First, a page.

The Federal Reserve managed to work its way into Valentine’s Day hearts across the country this year.
It started with fewer than 140 characters. “You’re my long-run target; my nominal anchor,” @justinwolfers, a University of Pennsylvania economist tweeted a few days early. Within hours, #FedValentines became a trending topic on Twitter.
“My love is elastic, my commitment too big to fail,” tweeted the San Francisco Fed. “When I get that feeling I want quantitative easing,” @bretlowery wrote. “This time before you bail me out, make sure you handcuff me,” said @melaniekahl.
For days, U.S. central bank-inspired love notes have been filling up the Twitterverse. Some tweeters like the way yields curve while others simply can’t get enough of the Fed’s stimulus. Whatever the attraction, one thing the Fed’s fling with the Twitterverse shows is how the central bank can help reporters connect with readers.
In addition to providing fodder for national and international stories, the Fed offers a wealth of information for local, regional and specialty business news reporters. “The trick is to connect the flood of numbers the Fed provides to things that would actually interest people,” said Chris Rugaber, an economics reporter for The Associated Press.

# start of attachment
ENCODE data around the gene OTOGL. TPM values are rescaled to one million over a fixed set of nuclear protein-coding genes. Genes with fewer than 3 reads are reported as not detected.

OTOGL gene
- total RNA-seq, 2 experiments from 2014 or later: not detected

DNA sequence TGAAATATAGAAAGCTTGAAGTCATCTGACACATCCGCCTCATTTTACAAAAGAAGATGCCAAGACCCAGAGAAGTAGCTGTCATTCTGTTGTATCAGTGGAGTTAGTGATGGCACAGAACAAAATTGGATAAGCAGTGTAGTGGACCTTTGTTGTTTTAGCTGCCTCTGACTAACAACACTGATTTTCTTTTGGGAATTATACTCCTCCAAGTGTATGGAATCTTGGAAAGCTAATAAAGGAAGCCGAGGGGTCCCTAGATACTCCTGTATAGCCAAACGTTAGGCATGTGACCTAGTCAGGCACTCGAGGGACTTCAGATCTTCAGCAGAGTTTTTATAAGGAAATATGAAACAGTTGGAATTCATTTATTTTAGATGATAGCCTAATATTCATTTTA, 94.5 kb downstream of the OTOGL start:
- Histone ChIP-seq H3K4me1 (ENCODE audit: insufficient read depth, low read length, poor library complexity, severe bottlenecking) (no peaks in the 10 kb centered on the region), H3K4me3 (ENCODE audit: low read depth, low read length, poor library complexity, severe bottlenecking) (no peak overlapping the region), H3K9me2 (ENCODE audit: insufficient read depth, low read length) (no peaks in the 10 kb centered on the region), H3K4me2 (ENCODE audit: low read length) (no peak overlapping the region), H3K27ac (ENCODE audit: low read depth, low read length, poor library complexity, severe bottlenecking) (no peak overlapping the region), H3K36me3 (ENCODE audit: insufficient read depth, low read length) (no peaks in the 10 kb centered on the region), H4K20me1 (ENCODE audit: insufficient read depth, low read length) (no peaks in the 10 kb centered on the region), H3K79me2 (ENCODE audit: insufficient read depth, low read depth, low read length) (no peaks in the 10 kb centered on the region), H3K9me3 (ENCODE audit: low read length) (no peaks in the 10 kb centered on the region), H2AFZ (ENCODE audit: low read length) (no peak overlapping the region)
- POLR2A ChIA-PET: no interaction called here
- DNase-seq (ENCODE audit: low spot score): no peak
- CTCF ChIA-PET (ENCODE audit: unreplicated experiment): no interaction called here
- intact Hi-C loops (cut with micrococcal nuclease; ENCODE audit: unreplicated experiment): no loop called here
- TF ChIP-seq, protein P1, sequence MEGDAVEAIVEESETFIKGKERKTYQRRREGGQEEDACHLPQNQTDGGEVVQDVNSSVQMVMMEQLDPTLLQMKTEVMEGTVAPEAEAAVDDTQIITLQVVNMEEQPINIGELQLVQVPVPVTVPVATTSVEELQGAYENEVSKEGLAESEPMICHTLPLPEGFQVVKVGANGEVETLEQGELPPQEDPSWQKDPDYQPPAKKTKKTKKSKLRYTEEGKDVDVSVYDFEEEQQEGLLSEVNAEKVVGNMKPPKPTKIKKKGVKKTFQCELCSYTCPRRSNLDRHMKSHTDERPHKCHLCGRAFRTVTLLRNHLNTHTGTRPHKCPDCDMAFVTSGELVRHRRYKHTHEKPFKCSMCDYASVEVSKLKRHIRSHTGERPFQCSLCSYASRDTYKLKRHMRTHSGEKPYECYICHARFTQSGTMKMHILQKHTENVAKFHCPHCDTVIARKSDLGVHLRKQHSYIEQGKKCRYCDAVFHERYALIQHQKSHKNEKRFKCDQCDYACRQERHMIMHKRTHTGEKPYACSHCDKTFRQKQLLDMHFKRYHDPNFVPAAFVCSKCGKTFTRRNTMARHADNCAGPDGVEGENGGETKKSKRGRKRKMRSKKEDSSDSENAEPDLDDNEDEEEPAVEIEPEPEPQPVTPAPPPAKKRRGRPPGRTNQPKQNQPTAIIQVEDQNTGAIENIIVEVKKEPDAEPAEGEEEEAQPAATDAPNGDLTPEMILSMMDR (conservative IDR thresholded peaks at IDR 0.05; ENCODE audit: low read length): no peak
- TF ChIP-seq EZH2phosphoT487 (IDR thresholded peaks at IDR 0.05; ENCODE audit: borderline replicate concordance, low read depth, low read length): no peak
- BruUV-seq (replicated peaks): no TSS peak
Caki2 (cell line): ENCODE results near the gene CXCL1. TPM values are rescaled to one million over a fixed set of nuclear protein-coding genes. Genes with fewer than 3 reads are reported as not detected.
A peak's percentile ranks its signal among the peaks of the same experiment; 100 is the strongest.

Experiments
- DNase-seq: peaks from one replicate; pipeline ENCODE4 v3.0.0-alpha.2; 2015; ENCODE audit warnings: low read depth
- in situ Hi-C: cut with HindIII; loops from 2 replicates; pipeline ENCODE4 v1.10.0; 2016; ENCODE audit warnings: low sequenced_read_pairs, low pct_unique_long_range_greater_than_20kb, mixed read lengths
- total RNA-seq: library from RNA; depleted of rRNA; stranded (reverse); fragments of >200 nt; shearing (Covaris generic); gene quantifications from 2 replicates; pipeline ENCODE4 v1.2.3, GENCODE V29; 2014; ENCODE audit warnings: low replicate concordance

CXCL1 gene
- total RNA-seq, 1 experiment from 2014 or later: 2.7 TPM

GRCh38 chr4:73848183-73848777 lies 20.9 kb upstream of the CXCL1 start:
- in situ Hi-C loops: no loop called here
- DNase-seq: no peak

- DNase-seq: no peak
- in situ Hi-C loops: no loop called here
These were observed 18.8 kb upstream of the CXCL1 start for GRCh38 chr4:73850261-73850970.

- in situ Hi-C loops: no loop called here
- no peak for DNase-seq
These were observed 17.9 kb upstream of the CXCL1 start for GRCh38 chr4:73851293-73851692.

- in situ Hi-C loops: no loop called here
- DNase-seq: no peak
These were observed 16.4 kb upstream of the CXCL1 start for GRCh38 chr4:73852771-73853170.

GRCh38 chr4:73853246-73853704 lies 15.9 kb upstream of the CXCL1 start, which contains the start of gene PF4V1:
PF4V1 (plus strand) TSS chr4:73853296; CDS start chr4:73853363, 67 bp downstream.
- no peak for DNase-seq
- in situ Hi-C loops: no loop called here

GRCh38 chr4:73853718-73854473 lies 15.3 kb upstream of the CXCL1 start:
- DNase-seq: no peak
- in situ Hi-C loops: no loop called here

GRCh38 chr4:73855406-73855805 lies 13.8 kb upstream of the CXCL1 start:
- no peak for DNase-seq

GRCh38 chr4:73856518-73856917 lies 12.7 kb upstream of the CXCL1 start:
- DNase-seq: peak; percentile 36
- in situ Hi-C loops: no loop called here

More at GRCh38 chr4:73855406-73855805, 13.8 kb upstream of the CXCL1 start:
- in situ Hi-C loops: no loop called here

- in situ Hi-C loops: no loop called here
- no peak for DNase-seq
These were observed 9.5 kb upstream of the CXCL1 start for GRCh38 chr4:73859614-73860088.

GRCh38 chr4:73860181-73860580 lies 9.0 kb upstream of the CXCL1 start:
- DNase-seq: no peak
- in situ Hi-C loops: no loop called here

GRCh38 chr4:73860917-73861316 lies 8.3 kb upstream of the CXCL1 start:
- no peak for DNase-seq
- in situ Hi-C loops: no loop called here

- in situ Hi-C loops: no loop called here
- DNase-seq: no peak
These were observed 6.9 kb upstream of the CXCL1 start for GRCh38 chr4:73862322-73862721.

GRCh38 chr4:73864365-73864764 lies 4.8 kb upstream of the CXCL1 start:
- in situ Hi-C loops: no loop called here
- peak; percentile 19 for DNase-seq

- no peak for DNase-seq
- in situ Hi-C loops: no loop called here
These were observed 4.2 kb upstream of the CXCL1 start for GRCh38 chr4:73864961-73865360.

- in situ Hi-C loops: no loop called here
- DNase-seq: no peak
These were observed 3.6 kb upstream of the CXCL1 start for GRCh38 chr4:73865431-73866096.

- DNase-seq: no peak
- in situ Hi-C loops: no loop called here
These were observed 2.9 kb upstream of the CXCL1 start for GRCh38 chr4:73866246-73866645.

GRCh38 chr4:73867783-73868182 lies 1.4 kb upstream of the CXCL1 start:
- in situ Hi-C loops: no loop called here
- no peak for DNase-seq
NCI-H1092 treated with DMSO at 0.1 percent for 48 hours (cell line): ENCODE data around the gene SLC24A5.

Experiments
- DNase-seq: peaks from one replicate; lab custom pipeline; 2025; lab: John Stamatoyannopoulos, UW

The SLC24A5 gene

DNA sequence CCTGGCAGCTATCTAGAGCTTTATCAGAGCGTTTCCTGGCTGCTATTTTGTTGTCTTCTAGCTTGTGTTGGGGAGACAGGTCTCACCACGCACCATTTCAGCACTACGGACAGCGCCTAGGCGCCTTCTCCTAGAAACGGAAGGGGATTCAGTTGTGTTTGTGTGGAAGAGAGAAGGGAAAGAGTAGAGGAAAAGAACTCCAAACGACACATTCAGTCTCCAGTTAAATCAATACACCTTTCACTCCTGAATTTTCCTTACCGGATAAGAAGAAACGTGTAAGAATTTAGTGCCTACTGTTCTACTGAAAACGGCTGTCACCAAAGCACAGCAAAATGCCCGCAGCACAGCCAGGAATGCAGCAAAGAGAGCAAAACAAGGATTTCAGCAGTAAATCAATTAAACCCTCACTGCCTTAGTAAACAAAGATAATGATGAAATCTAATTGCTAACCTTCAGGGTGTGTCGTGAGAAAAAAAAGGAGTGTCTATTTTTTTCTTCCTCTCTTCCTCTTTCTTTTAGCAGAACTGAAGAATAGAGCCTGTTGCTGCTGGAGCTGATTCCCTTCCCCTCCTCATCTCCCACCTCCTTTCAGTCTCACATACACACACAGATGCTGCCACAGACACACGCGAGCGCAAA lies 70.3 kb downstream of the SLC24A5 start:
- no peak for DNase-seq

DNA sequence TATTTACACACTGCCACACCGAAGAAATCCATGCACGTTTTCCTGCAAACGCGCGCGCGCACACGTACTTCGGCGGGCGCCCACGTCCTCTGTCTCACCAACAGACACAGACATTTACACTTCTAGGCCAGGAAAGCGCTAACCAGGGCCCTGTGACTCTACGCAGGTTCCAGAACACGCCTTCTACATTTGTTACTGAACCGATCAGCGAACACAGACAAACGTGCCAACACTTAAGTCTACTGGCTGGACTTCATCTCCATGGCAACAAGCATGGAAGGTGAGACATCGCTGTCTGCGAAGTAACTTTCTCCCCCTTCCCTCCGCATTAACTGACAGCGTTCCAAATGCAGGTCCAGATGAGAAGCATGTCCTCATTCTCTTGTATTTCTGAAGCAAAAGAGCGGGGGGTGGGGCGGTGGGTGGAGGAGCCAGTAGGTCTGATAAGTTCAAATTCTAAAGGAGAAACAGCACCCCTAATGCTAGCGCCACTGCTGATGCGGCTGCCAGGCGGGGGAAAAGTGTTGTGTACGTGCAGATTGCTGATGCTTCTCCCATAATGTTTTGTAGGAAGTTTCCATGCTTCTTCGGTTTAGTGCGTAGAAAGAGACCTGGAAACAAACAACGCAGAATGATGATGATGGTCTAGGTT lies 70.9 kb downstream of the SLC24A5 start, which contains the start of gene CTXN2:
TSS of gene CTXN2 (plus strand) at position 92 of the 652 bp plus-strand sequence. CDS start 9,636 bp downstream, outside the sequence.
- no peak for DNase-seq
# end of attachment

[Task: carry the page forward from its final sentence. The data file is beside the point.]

“The flow of funds report is an intimidating pile of data, for example, but it is actually telling you how much money the average American holds in stocks, their net worth, how much debt they have,” he explained.
The report, also known as the Z.1, is released four times a year in March, June, September and December. To the average reader it may look like about 120 pages of numbers and charts virtually guaranteed to make anyone’s eyes glaze over. But to the savvy business reporter, it is much more.
During the Great Recession, The Wall Street Journal’s S. Mitra Kalita deciphered the Fed’s flow of funds data to explain how American families lost nearly 18 percent of their wealth in 2008 – the largest amount since the government started tracking the data after World War II. Kalita used the Fed’s data to explain why Deidre Helberg’s son turned his gaze toward state schools instead of pricier private colleges.
The Fed also publishes something it calls the Beige Book several times a year. The document details economic activity in each of the Fed’s 12 regions. Sifting through its data can give reporters insights into local housing markets, hiring trends and consumer spending. The report also contains other nuggets of interesting information. Last month’s Beige Book, for example, noted reports of government employees sharing rooms to save money rather than booking individually.
While the Fed doesn’t always breakout local and regional information, Rugaber said local and regional reporters should be mindful of opportunities to see if national trends are holding true in their areas.
It may not equal a lifetime of love, but it should lead to at least a few good stories.